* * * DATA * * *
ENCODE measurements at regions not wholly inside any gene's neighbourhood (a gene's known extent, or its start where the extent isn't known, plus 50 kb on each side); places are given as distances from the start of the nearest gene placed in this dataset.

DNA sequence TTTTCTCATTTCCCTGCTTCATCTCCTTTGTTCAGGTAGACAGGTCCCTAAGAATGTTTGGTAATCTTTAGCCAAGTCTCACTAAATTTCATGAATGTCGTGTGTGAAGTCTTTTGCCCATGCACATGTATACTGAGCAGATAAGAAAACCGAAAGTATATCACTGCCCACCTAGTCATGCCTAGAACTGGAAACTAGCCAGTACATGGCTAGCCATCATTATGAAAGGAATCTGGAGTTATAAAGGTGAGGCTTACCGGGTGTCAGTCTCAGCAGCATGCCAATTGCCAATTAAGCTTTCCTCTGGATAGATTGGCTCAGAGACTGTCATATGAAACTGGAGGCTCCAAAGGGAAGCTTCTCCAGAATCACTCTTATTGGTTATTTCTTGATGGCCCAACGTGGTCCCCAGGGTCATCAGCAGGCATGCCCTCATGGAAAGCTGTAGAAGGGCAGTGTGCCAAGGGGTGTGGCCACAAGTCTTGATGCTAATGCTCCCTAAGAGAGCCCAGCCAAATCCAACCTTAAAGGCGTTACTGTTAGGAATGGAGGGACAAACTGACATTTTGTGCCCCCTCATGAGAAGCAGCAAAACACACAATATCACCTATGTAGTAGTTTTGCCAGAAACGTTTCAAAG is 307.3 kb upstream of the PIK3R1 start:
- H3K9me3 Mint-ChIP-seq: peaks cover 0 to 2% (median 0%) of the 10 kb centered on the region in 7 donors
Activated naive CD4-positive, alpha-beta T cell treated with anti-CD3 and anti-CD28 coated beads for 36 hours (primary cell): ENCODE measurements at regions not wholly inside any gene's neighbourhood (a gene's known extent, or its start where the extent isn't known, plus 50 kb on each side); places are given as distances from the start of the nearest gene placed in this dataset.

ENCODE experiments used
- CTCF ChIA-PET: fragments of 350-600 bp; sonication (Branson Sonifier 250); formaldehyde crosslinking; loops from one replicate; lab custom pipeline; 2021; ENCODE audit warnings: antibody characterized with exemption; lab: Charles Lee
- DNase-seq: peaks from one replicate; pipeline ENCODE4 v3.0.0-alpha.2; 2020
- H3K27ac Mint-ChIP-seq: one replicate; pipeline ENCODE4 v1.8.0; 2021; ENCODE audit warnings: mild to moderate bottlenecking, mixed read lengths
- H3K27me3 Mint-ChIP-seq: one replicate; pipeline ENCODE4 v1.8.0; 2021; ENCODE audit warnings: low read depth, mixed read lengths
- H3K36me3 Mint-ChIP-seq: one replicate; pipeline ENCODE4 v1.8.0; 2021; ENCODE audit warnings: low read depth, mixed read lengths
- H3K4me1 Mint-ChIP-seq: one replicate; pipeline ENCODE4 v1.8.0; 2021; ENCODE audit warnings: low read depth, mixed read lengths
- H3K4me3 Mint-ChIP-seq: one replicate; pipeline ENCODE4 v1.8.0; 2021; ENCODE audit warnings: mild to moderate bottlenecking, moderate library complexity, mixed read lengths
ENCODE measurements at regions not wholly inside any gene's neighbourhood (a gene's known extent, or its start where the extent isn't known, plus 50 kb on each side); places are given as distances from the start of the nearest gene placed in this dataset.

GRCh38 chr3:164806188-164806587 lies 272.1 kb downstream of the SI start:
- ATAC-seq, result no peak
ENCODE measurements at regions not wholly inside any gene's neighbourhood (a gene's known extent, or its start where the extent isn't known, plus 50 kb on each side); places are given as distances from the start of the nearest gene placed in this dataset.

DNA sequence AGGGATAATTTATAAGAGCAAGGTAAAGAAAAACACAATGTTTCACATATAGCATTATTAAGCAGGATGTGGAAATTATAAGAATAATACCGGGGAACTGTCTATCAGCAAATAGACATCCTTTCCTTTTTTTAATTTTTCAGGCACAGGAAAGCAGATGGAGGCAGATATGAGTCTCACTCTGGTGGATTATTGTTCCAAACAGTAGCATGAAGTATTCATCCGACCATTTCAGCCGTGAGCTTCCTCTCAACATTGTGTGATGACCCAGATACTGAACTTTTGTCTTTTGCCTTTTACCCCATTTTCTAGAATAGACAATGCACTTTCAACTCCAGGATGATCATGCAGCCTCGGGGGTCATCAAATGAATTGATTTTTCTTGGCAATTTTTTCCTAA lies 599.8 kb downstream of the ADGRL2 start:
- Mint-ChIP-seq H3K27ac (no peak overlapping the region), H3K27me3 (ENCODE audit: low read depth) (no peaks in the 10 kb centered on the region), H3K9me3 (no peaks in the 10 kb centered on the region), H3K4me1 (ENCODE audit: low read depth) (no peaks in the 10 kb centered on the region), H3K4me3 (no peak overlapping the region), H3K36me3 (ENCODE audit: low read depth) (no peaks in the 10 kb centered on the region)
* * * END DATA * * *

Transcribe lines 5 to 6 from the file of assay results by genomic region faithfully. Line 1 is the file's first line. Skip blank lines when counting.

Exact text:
ENCODE experiments used
- CTCF ChIA-PET: fragments of 350-600 bp; sonication (Branson Sonifier 250); formaldehyde crosslinking; loops from one replicate; lab custom pipeline; 2021; ENCODE audit warnings: antibody characterized with exemption; lab: Charles Lee